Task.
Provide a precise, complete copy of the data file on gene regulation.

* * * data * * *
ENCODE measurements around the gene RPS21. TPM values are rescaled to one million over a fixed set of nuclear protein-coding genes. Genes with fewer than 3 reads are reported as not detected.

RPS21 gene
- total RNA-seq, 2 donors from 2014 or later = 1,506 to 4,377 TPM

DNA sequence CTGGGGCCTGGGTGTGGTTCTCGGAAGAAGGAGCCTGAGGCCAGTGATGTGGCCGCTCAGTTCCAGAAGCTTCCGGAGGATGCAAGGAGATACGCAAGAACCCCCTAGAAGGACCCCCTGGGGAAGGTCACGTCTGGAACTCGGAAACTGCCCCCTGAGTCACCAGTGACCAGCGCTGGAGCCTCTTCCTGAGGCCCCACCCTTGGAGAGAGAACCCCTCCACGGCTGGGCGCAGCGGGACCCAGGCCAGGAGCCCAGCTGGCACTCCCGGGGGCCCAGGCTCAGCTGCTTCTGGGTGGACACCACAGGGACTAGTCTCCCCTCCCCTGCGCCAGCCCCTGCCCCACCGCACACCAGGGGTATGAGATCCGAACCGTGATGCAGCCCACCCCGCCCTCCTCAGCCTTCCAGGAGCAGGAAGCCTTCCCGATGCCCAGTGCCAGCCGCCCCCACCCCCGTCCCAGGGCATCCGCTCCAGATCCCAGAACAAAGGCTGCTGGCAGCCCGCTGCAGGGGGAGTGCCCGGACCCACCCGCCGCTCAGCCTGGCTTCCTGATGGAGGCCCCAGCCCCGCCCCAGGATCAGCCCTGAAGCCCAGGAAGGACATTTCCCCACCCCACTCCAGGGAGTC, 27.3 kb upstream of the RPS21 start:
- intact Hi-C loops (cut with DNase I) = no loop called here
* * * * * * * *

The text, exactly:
ENCODE measurements around the gene RPS21. TPM values are rescaled to one million over a fixed set of nuclear protein-coding genes. Genes with fewer than 3 reads are reported as not detected.

RPS21 gene
- total RNA-seq, 2 donors from 2014 or later = 1,506 to 4,377 TPM

DNA sequence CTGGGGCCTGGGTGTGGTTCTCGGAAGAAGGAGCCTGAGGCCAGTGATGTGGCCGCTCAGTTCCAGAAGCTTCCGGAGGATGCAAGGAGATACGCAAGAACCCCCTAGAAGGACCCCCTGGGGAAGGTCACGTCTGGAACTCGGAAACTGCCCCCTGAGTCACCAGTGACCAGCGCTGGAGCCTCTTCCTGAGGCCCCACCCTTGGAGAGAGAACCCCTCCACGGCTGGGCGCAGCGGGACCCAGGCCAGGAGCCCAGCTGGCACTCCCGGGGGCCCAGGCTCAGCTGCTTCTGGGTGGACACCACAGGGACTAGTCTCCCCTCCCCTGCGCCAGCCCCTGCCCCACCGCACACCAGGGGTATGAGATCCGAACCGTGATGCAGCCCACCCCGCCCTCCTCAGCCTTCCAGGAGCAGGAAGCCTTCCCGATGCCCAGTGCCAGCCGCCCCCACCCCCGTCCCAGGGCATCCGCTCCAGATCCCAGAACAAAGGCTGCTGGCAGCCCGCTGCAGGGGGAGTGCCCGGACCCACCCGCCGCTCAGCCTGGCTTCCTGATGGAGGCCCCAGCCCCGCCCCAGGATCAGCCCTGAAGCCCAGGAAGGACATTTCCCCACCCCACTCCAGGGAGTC, 27.3 kb upstream of the RPS21 start:
- intact Hi-C loops (cut with DNase I) = no loop called here